The role of Suzanne Stone was originally offered to Meg Ryan, who turned down the part and the $5 million salary offered. [12] [11] Kidman, who was later cast in the role, was paid $2 million. [13]

High school scenes were filmed in 1994 at King City Secondary School in King City, Ontario featured as "Little Hope High" and cast some of the actual students of the school as extras.


Critical reception

The film was screened out of competition at the 1995 Cannes Film Festival. [14] To Die For was very well received by critics, with Nicole Kidman's performance being especially praised. The film holds an 89% rating on Rotten Tomatoes based on 61 reviews, where the consensus reads "Smart, funny, and thoroughly well-cast, To Die For takes a sharp – and sadly prescient – stab at dissecting America's obsession with celebrity." [15] On Metacritic, it has a weighted average score of 86 out of 100 based on reviews from 23 critics. [16]

Katherine Ramsland of Crime Library describes the film as an example of a work displaying women with antisocial personalities; Ramsland describes Suzanne as a "manipulator extraordinaire" who harms people through third parties. [17]

In her review in The New York Times , Janet Maslin called the film "an irresistible black comedy and a wicked delight" and added, "[it] takes aim at tabloid ethics and hits a solid bull's-eye, with Ms. Kidman's teasingly beautiful Suzanne as the most alluring of media-mad monsters. The target is broad, but Gus Van Sant's film is too expertly sharp and funny for that to matter; instead, it shows off this director's slyness better than any of his work since Drugstore Cowboy ... Both Mr. Van Sant and Ms. Kidman have reinvented themselves miraculously for this occasion, which brings out the best in all concerned." [18]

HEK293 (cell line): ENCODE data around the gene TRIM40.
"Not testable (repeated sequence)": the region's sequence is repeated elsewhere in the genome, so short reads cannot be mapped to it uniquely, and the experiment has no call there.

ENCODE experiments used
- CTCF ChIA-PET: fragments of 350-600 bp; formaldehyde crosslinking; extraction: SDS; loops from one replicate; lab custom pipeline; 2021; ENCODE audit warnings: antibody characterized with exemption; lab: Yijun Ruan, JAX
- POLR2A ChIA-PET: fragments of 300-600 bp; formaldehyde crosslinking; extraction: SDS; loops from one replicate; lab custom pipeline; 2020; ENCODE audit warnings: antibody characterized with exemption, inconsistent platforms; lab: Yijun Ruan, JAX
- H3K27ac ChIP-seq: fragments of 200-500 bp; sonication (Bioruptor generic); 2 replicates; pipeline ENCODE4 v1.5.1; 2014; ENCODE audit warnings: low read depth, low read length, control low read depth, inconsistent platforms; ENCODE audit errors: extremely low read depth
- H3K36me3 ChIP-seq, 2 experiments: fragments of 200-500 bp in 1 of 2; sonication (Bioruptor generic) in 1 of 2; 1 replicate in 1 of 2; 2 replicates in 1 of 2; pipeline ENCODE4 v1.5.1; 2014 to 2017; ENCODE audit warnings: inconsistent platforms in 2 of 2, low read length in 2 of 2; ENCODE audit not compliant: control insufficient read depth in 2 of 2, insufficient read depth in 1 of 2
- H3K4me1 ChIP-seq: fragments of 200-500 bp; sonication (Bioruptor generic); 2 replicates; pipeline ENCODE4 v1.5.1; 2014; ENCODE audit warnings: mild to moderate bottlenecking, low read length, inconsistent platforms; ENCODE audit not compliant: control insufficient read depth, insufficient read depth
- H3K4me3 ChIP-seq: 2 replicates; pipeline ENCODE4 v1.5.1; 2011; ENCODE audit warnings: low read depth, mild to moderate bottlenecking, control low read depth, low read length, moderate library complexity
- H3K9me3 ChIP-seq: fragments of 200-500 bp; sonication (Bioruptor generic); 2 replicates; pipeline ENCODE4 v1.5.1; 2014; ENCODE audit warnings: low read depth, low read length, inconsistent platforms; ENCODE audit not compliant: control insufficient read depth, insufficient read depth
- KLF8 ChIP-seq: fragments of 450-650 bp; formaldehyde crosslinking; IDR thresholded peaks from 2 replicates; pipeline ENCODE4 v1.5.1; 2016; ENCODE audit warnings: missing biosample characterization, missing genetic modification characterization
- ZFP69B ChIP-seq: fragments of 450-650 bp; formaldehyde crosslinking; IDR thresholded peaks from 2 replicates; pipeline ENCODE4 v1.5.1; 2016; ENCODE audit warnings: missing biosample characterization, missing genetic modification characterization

Mick LaSalle of the San Francisco Chronicle said of Kidman, "[she] brings to the role layers of meaning, intention and impulse. Telling her story in close-up – as she does throughout the film – Kidman lets you see the calculation, the wheels turning, the transparent efforts to charm that succeed in charming all the same ... her beauty and magnetism are electric. Undeniably she belongs on camera, which means it's equally undeniable that Suzanne belongs on camera. That in itself is an irony, a commentary or both." [19]

Writing in 2007, Emanuel Levy stated, "mean-spirited satire, told in mock-tabloid style, this film features the best performance of Nicole Kidman to date (better than The Hours for which she won an Oscar), as an amoral small-town girl obsessed with becoming a TV star." [20]

American Film Institute recognition:

Box office

The film grossed $21 million in the United States and Canada and $41 million worldwide. [2] [5]

Home media

To Die For was released on VHS following its theatrical release and on DVD on November 10, 1998. [23] It was relased on Blu-ray on Novmeber 8, 2011. [24] A 4K remaster of the film was released by The Criterion Collection on Blu-ray and Ultra HD Blu-ray on March 26, 2024. [25]